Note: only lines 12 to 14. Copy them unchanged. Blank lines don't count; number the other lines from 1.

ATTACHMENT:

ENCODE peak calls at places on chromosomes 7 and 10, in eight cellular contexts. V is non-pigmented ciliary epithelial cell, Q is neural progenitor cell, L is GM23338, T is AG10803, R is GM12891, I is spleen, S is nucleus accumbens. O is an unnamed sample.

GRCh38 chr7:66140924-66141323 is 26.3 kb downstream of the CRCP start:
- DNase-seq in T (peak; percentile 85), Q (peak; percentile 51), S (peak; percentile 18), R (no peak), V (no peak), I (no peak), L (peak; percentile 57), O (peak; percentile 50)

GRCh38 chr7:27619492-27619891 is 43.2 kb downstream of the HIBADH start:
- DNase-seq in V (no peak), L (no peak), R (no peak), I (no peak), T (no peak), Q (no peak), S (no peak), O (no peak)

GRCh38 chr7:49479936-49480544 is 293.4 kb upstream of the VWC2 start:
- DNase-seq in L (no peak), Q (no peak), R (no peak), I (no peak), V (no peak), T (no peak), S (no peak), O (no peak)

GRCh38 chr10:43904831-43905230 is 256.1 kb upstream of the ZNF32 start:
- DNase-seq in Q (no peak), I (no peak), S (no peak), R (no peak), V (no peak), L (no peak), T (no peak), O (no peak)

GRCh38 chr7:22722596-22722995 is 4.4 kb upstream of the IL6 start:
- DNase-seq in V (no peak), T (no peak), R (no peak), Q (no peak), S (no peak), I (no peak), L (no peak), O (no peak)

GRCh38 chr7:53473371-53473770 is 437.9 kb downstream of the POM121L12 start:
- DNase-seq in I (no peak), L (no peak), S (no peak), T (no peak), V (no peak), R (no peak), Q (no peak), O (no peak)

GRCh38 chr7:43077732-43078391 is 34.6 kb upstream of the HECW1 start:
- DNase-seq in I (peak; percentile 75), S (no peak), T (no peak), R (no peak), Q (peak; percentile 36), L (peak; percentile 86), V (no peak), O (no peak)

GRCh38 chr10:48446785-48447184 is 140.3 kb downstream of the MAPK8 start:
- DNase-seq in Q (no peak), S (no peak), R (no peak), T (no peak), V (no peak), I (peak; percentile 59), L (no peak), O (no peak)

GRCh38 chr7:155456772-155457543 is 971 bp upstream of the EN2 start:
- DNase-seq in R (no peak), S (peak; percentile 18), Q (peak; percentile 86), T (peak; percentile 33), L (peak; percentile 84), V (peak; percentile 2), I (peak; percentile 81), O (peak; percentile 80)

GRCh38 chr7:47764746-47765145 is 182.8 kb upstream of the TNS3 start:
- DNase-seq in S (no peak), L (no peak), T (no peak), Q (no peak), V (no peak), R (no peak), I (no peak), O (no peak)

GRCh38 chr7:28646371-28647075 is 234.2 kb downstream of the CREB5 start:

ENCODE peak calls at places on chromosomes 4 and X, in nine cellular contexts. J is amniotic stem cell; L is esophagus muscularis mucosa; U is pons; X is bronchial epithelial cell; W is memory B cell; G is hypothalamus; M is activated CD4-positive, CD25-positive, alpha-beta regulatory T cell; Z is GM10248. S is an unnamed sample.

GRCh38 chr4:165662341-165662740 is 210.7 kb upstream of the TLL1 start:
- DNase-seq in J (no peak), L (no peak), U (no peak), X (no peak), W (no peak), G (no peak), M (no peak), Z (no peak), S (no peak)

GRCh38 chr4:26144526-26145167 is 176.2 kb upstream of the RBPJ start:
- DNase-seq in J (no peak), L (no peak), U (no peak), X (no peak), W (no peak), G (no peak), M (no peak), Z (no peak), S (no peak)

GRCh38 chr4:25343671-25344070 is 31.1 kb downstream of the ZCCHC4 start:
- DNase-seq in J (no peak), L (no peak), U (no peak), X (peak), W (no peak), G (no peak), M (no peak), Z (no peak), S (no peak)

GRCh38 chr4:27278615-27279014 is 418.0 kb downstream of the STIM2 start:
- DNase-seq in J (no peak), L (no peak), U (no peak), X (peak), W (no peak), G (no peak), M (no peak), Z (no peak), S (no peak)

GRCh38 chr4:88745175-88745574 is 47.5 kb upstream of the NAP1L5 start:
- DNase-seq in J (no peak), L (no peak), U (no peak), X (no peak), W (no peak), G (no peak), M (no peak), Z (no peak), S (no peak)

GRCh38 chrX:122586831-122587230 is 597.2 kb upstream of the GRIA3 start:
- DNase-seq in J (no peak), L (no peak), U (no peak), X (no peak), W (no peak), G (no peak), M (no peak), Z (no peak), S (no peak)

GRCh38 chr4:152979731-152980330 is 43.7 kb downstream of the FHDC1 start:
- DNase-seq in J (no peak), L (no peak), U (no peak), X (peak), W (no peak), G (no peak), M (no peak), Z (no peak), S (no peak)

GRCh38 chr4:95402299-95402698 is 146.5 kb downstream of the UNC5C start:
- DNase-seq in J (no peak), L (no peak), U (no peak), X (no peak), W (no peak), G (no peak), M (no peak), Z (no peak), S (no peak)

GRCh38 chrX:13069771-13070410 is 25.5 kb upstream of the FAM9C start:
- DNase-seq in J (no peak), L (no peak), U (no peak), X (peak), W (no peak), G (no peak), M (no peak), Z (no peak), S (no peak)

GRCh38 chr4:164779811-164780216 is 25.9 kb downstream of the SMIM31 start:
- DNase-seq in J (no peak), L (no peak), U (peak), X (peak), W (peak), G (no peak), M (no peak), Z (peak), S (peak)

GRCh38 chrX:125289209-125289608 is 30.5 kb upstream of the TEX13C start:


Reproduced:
GRCh38 chr7:53473371-53473770 is 437.9 kb downstream of the POM121L12 start:
- DNase-seq in I (no peak), L (no peak), S (no peak), T (no peak), V (no peak), R (no peak), Q (no peak), O (no peak)

GRCh38 chr7:43077732-43078391 is 34.6 kb upstream of the HECW1 start: